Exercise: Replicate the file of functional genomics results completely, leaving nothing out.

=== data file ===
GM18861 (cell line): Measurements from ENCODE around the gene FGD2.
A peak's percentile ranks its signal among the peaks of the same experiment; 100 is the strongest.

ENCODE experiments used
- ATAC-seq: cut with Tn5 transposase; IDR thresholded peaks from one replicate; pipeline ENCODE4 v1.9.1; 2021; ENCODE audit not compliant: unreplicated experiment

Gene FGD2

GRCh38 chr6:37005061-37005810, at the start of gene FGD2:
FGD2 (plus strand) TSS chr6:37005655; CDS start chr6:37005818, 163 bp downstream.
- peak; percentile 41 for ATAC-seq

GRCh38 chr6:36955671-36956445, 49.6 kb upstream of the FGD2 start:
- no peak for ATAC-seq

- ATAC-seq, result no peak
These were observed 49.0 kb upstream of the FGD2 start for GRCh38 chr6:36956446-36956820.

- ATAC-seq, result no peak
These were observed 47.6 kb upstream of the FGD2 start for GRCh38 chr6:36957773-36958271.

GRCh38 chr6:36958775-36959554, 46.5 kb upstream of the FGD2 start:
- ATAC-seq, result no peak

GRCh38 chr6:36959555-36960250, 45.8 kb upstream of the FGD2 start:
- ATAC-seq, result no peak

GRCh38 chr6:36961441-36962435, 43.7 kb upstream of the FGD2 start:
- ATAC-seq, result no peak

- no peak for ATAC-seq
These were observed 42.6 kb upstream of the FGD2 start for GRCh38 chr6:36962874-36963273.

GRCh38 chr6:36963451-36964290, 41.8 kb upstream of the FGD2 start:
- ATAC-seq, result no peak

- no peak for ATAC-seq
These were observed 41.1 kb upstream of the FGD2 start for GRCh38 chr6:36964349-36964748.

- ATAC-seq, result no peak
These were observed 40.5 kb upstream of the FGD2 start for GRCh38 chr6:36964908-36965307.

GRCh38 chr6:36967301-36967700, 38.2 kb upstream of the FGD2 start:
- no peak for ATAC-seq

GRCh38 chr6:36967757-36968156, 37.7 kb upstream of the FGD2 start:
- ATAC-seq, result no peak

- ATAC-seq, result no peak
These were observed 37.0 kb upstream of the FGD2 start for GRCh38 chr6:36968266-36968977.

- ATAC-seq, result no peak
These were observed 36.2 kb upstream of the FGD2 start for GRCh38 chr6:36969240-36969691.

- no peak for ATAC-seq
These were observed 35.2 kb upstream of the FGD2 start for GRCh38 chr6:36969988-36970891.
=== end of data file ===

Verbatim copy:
GM18861 (cell line): Measurements from ENCODE around the gene FGD2.
A peak's percentile ranks its signal among the peaks of the same experiment; 100 is the strongest.

ENCODE experiments used
- ATAC-seq: cut with Tn5 transposase; IDR thresholded peaks from one replicate; pipeline ENCODE4 v1.9.1; 2021; ENCODE audit not compliant: unreplicated experiment

Gene FGD2

GRCh38 chr6:37005061-37005810, at the start of gene FGD2:
FGD2 (plus strand) TSS chr6:37005655; CDS start chr6:37005818, 163 bp downstream.
- peak; percentile 41 for ATAC-seq

GRCh38 chr6:36955671-36956445, 49.6 kb upstream of the FGD2 start:
- no peak for ATAC-seq

- ATAC-seq, result no peak
These were observed 49.0 kb upstream of the FGD2 start for GRCh38 chr6:36956446-36956820.

- ATAC-seq, result no peak
These were observed 47.6 kb upstream of the FGD2 start for GRCh38 chr6:36957773-36958271.

GRCh38 chr6:36958775-36959554, 46.5 kb upstream of the FGD2 start:
- ATAC-seq, result no peak

GRCh38 chr6:36959555-36960250, 45.8 kb upstream of the FGD2 start:
- ATAC-seq, result no peak

GRCh38 chr6:36961441-36962435, 43.7 kb upstream of the FGD2 start:
- ATAC-seq, result no peak

- no peak for ATAC-seq
These were observed 42.6 kb upstream of the FGD2 start for GRCh38 chr6:36962874-36963273.

GRCh38 chr6:36963451-36964290, 41.8 kb upstream of the FGD2 start:
- ATAC-seq, result no peak

- no peak for ATAC-seq
These were observed 41.1 kb upstream of the FGD2 start for GRCh38 chr6:36964349-36964748.

- ATAC-seq, result no peak
These were observed 40.5 kb upstream of the FGD2 start for GRCh38 chr6:36964908-36965307.

GRCh38 chr6:36967301-36967700, 38.2 kb upstream of the FGD2 start:
- no peak for ATAC-seq

GRCh38 chr6:36967757-36968156, 37.7 kb upstream of the FGD2 start:
- ATAC-seq, result no peak

- ATAC-seq, result no peak
These were observed 37.0 kb upstream of the FGD2 start for GRCh38 chr6:36968266-36968977.

- ATAC-seq, result no peak
These were observed 36.2 kb upstream of the FGD2 start for GRCh38 chr6:36969240-36969691.

- no peak for ATAC-seq
These were observed 35.2 kb upstream of the FGD2 start for GRCh38 chr6:36969988-36970891.